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Condominium Coverage

Condominium Coverage, also known as HO-6, is designed for the owners of condos and co-op apartments.

The condominium building is a commonly owned property and is normally insured through a condominium association policy, also known as a master policy. The condominium association policy covers items which are structural parts of the dwelling and the shared areas of the complex, such as the roof, the basement, the elevator, the parking area, the swimming pool, exterior walls and walkways. Living in a condominium, you become a shareholder in the corporation and it allows you to access these shared areas. At the same time your association policy appears to be rather limited when it comes to your personal property. For example, it does not cover losses resulting from burglary, damage from water plumbing and many mishaps that may occur on the part of the building occupied by the condominium unit owner. It does not include Personal Liability either.

Condominium Coverage is intended for bridging the gap between what is covered by your association policy and what is left over. The insurable perils under this type of the Homeowners contracts are basically the same as under the other types of contracts and include the following occasions: smoke, windstorm or hail, fire and lightning, earthquakes (optional), theft, vandalism, water escape from malfunctioning pumps, but not floodwaters, freezing of a plumbing, heating or air-conditioning system, but not when you leave for more than four days, glass breakage, impact of vehicle or aircraft and damage from falling objects.

The policy of this type provides personal property coverage, personal liability for residents and guests of the policyholder and specific coverage of improvements to the owner's condominium unit.

As it can be inferred from what is said above, Condominium Coverage is potentially useful in the situation when you live in a condo unit which is already insured through the association policy. Under the circumstances you are most likely interested in protecting your own interests and finding a way to cover your personal belongings and what is not covered under the association policy.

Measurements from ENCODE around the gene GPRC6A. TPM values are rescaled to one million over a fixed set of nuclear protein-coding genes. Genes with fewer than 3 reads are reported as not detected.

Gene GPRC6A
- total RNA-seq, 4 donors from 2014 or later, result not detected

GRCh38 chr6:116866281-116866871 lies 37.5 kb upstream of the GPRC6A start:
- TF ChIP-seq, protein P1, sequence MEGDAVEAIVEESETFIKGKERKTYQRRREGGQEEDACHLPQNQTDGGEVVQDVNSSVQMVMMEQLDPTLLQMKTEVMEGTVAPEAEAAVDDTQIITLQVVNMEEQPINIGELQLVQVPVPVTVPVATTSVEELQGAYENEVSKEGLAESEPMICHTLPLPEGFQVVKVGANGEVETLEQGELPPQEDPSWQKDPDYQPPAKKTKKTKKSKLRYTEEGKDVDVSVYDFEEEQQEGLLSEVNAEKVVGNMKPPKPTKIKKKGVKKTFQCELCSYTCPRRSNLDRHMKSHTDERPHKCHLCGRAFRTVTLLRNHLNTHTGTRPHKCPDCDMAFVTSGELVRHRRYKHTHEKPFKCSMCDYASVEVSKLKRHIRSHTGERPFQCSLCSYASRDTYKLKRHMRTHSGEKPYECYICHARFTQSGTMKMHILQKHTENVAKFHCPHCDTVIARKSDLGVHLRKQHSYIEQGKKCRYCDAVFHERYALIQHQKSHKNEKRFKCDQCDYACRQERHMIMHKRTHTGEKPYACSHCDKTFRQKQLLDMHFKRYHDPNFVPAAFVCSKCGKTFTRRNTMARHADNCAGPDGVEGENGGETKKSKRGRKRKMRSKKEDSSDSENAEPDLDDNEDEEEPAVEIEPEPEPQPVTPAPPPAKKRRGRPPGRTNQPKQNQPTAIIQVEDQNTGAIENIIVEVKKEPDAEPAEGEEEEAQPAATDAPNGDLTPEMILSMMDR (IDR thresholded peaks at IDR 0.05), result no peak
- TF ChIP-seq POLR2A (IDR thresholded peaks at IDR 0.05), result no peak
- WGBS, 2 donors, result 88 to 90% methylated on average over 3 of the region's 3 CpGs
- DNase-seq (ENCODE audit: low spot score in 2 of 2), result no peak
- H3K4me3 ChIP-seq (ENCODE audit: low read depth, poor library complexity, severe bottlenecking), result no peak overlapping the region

Condominium Coverage also protects you against personal liability for injuries to visitors to your home or for damage you accidentally cause to other people's property including your neighbors'. Normally, the Medical Payment section is also part of your Condo policy. It guarantees reimbursement of healthcare expenses to people injured on your property.

In addition, Condominium Coverage protects any improvements, additions, alterations, installations, fixtures made or acquired by you or any previous owner of the unit. It is worthwhile protecting your property through this endorsement because standard policies impose limits on the total amount which you will be reimbursed in the event your condo suffers a loss from a covered peril. The set limits may not be high enough to cover the replacement cost of the introduced improvements such as new appliances, upgraded floor coverings, a new kitchen cupboard, or an expensive built-in cabinet.

It should be noted that this type of Homeowners Insurance policies incorporates additional living expenses benefit, which means that the insurance company will reimburse you for your living expenses you incur while your condo unit is being repaired.

To determine the amount of Condominium Coverage you need to purchase, it is advisable to carefully study the provisions, conditions and exclusions of the association policy. A rough estimation suggests that the amount of coverage to buy depends on the costs necessary to replace your condo unit and the value of your condo's contents. Any type of Condominium Insurance policy can be extended to cover a number of potentially dangerous situations. For example, additional coverage may protect some seasonal property or motor vehicles, or it ensures that you get reimbursement in case you are denied access to your home because of a peril coming from the neighboring premises. For people living in a condo unit and working at home there is a special endorsement insuring their home-based business and offering additional liability.

Another option you can make use of under Condominium Coverage is to provide protection for such items as jewelry, artwork, collectibles, computers and other expensive things. Such items are exclusions in most of the policies, but they still can be fully insured under what is called a floater. Without a floater only a set percentage of the cost can be reimbursed. So, remember that a floater is one more way to extend your coverage.

And, of course, you should not forget about discounts. Insurance companies usually offer a variety of discounts. On closer examination you will certainly find a factor which will help reduce your premium costs. Factors reducing your premiums range from quite trivial ones assuring the safety of your place of living to those which are subject to legal regulations of relationships between different providers. The first group of factors includes smoke detectors, alarm systems, a doorkeeper, closed-circuit television etc. The other group of factors goes into effect in case of a multi-line insurance when you are insured through several policies. For example, if you insure your condo unit through the same insurer that underwrites your building's insurance policy, you can get substantial discounts.

Much of the information about how Condominium Coverage works reflects the general principles of Homeowners Insurance. Most importantly, under the corresponding circumstances this policy is a cost-effective way to condo ownership helping you make financial worries become a thing of the past.

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